Sugarloaf Ridge State Park is located in the heart of the Mayacamas Mountains high above the town of Kenwood. Towering Bald Mountain, the park’s highest peak at 2,729 feet, straddles the county line between Sonoma and Napa Counties.
This strenuous hike forms a large loop from the lower sloping meadow to the Bald Mountain summit. At the summit are 360-degree vistas that span from the Sierra Nevada Range to the San Francisco skyline and the Golden Gate Bridge. The views extend down both Sonoma Valley and Napa Valley.
Two illustrated panels point out more than 30 of the surrounding peaks, towns and valleys. The Gray Pine Trail (the return route) follows the isolated Sugarloaf Ridge for over a mile along the county border, then descends along the headwaters of Sonoma Creek.
To the Trailhead
2605 Adobe Canyon Road, Kenwood (38.437811, -122.514194)
From Highway 101 and Highway 12 in Santa Rosa, drive 11.4 miles west and south on Highway 12 (Sonoma Highway) to Adobe Canyon Road on the left. Turn left and continue 3.5 miles up the winding mountain road to the large trailhead parking area on the left. It is located 0.1 mile past the park entrance station. A parking fee is required.
From the town of Kenwood, drive 0.9 miles north on Highway 12 (Sonoma Highway) to Adobe Canyon Road on the right. Turn right and continue 3.5 miles up the winding mountain road to the large trailhead parking area on the left. It is located 0.1 mile past the park entrance station. A parking fee is required.
Walk past the trailhead map and head up the grassy slope. Weave through an oak grove to a meadow and a triangle junction. The right fork leads to the observatory on the Meadow Trail. Go to the left on the Lower Bald Mountain Trail, beginning the loop. Climb to the upper end of the meadow, and enter an oak grove with manzanita and madrone. At one mile the trail reaches the Bald Mountain Trail, a paved fire road.
Bear right and head up the narrow road to sweeping views of Sonoma Valley and the surrounding mountains. Pass the Vista Trail at 1.2 miles on a U-shaped bend. (For a shorter 4.5-mile loop, take the Vista Trail to the right.) Continue straight, weaving up the contours of the forested mountain. Pass a couple of stream-fed gullies and overlooks. At two miles, the Red Mountain Trail cut-across breaks off to the right.
For this hike, continue 0.4 miles to a road on the left that leads up to the top of Red Mountain. The short quarter-mile paved road leads up to the microwave tower at the 2,548-foot summit of Red Mountain. The road ends at a gate before reaching the tower.
Back on the main trail, weave up the dirt road on the upper mountain slope to amazing vistas. The final ascent curves clockwise to a junction with the High Ridge Trail. Bear right and walk 80 yards to the Gray Pine Trail on the left, just short of the summit. Detour right to the 2,729-foot bald summit with a bench, 360-degree vistas, and two interpretive maps.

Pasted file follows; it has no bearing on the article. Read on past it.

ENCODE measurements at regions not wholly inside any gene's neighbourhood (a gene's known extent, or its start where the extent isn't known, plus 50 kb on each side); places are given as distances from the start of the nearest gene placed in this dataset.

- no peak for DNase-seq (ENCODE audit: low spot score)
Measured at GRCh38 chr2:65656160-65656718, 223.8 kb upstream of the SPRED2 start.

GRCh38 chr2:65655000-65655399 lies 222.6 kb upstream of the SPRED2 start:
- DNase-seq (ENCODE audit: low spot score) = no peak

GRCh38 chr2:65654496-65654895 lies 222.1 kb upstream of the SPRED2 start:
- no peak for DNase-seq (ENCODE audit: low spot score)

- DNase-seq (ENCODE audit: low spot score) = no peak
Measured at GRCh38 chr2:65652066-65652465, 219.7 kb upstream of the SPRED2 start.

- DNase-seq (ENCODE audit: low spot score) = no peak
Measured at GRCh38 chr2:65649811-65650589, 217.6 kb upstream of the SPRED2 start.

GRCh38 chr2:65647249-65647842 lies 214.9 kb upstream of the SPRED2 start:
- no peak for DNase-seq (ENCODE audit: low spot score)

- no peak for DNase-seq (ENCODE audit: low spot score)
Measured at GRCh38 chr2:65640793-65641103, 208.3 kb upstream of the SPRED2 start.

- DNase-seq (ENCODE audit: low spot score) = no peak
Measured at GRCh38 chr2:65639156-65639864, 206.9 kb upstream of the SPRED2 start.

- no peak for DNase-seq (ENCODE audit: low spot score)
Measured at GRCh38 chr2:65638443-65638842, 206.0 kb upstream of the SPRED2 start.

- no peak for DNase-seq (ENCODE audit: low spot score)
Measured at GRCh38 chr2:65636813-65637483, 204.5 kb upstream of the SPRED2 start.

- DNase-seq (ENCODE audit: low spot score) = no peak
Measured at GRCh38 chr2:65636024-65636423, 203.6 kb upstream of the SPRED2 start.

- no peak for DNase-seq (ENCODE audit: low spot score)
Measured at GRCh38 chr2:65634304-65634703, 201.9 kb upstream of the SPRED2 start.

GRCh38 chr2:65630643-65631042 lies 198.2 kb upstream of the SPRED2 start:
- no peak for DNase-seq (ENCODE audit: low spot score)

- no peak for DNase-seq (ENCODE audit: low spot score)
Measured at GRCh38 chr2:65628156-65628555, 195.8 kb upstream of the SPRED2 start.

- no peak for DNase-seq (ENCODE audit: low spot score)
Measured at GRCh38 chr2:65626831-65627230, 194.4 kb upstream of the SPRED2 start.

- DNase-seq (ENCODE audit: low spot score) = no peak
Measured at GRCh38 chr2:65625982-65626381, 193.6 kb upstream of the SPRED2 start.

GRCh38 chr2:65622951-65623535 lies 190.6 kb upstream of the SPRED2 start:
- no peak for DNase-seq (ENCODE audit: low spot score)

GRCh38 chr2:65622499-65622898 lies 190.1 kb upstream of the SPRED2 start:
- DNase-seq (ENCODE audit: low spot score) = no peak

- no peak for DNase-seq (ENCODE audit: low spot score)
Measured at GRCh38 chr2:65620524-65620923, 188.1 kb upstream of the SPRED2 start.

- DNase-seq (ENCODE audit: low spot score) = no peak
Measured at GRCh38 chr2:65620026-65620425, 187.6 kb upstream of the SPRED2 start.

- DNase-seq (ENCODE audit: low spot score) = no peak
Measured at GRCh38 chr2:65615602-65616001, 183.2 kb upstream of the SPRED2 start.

After resting and savoring the views, return 20 yards to the Gray Pine Trail. Descend along the rolling grassy ridge, which follows the Napa-Sonoma county line. The views extend down both valleys from the ridge. Enter a mixed forest and continue east, staying on the ridge to the junction with the east end of Red Mountain Trail and a picnic bench at 3.6 miles. At just under four miles, curve right, leaving the ridge, and head south to a signed junction with the Brushy Peaks Trail.
Bend right, staying on the Gray Pine Trail, and steadily descend on the wide dirt trail. At 4.8 miles, curve left and follow a branch of Sonoma Creek in an oak grove. Make an S-bend and cross another feeder creek. Parallel and hop over Sonoma Creek to a junction with the east end of the Vista Trail at 5.3 miles. Ford the creek again, reaching a T-junction with the Meadow Trail.
Bear right and cross a wood bridge over Sonoma Creek to Heritage Tree, a massive big leaf maple tree on the banks of Sonoma Creek. Stroll through the open meadow along Sonoma Creek to the Ferguson Observatory at 6.4 miles. Leave the road and take the Meadow Trail to the right. Walk up the slope and veer left at the triangle junction, completing the loop at 6.6 miles.
Retrace your steps 0.4 miles to the left, back to the parking lot.
Pets are permitted in the campground and picnic area, and on paved roads in the main park area, but not on park trails or in the backcountry areas and roads. Pets in the allowed areas must be on a leash no longer than six feet, and kept inside a vehicle or tent at night.
Photography by Alvin Jornada.
Robert Stone is the author of “Sonoma County Dayhikes” (Dayhike Books, 2016).